March 23, 2016Newsletter

This Week at the Board - March 23, 2016

Federal Circuit Finds that Petitioner Relied on New Evidence at Oral Hearing in IPR

In a recent Federal Circuit decision, the Federal Circuit remanded an IPR back to the Board for further proceedings in view of new evidence presented at oral argument during the IPR. During oral argument in the IPR, the Petitioner referenced an element in a prior art figure. The Board ultimately relied on that element to find the claim unpatentable, even though the Petitioner had never referenced that element before in its previous filings. The Federal Circuit noted that the Patent Owner was entitled to provide evidence (e.g., expert, lay, documentary) about the element in the figure, and present arguments about what the element does or does not teach.

A link to the decision is provided here.

Request for Rehearing Granted Despite Arguments Not Being Raised in Patent Owner Preliminary Response

In a recent PTAB decision, the PTAB granted a request for rehearing of an institution decision in an IPR. The Patent Owner argued that certain dependent claims should not have been instituted, since the Board had decided not to institute the corresponding independent claim, and the Petitioner had relied on the same underlying combination of art for both the independent claim and the dependent claims. The Board agreed. The Board noted that it did not matter that the Patent Owner had not raised this issue in the Patent Owner Preliminary Response, since the burden of proof is on the Petitioner at the institution stage.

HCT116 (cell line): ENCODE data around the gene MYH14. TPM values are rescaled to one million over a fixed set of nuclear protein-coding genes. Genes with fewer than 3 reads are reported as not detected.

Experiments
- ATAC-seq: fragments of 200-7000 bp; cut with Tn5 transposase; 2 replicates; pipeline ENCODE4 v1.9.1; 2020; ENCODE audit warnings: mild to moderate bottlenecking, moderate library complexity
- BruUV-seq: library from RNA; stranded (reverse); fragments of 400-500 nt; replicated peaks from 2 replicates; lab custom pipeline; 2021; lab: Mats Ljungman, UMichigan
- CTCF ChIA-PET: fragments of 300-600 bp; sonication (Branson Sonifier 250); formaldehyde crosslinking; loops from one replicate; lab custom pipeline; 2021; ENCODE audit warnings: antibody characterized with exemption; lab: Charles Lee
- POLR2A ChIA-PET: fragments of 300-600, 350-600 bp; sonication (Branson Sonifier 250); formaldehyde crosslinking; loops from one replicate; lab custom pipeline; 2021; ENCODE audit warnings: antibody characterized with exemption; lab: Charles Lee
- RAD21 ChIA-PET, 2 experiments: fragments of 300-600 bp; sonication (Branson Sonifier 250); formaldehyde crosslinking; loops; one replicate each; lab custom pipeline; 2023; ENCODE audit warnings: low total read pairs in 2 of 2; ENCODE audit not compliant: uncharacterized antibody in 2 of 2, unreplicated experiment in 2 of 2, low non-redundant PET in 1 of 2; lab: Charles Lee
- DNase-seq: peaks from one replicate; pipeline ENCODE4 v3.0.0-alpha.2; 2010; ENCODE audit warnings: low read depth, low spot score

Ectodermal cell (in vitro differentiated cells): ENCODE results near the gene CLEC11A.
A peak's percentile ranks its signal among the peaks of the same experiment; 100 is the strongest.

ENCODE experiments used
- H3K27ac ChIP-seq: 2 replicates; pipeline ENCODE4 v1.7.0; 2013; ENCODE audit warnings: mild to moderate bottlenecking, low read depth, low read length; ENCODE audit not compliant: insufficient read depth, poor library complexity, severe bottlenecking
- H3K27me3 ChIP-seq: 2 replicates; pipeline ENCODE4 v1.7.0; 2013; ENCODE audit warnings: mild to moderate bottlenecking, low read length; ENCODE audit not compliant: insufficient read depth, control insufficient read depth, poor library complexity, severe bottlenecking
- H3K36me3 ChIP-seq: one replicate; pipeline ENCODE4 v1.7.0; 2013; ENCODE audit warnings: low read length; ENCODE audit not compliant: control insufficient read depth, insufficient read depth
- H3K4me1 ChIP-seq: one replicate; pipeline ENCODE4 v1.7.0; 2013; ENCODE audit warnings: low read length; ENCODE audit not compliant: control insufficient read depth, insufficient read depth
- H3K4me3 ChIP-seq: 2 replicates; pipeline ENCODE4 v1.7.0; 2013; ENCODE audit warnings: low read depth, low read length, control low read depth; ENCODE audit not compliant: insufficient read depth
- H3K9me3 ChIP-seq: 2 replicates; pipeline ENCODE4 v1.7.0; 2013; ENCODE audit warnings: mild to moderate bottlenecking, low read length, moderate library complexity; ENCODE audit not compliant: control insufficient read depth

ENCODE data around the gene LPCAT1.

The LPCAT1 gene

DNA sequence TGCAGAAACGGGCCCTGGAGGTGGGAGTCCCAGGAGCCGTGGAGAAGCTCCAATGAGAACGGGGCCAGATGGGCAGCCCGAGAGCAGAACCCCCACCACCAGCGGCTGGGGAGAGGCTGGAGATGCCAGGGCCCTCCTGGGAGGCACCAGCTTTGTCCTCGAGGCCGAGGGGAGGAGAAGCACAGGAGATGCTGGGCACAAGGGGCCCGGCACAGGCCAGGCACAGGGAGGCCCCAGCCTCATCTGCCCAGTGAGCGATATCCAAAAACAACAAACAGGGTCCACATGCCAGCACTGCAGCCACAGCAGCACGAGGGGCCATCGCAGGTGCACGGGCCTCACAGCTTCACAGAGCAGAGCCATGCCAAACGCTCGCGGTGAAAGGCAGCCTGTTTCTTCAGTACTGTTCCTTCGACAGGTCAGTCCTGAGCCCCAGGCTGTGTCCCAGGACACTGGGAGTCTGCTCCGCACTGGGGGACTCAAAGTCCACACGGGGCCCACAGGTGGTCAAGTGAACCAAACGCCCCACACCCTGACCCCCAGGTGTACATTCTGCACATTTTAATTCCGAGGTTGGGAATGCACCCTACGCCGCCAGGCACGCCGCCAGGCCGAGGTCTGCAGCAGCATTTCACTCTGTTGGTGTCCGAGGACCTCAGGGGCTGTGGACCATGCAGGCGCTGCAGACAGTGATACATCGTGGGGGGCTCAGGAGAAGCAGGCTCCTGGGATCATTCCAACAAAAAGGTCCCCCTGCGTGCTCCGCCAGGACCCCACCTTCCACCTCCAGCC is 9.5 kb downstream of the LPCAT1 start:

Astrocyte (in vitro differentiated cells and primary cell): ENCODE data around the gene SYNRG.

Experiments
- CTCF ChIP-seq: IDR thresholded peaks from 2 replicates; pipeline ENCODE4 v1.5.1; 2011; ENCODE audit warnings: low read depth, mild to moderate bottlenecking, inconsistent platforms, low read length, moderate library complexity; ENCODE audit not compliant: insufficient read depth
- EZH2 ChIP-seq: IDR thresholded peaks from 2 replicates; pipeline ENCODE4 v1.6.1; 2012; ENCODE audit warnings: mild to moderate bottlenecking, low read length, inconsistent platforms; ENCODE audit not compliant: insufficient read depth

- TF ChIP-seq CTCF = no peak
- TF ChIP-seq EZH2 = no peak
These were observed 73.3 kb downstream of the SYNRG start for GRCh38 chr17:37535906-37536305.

A link to the decision is provided here.

Federal Circuit Temporarily Stays IPR For First Time

For the first time since the inception of the America Invents Act, the Federal Circuit has temporarily stayed an IPR. The IPR was stayed after the Patent Owner in the case (VirnetX Inc.) filed a petition for mandamus requesting that the Court vacate the PTAB’s joinder of Apple Inc. to the IPR, which was instituted at the request of Mangrove Partners Master Fund Ltd. VirnetX argued that Apple was precluded from joining the review as a result of VirnetX’s successful infringement suit against Apple occurring more than 1 year prior to the petition for IPR. Both Apple and the USPTO have responded to the Federal Circuit order, arguing that VirnetX is using the petition as a delay tactic to affirm the damages ($625 million) found in the infringement suit before findings of validity, that challenging joinder determinations is barred, and that the use of mandamus review to challenge institution decisions is barred. VirnetX’s arguments have since been supported in amicus briefs filed by the Biotechnology Innovation Organization and Pharmaceutical Research and Manufacturers of America, which claim allowing Apple to join the petition will “invite further abuse of the IPR framework” by allowing petitioners to skirt the time bar through joinder.

A link to the decision is provided here.

District Court Clarifies that IPR Estoppel Does Not Apply to Cumulative or Redundant Prior Art if the Prior Art Could Not Reasonably Have Been Raised in the IPR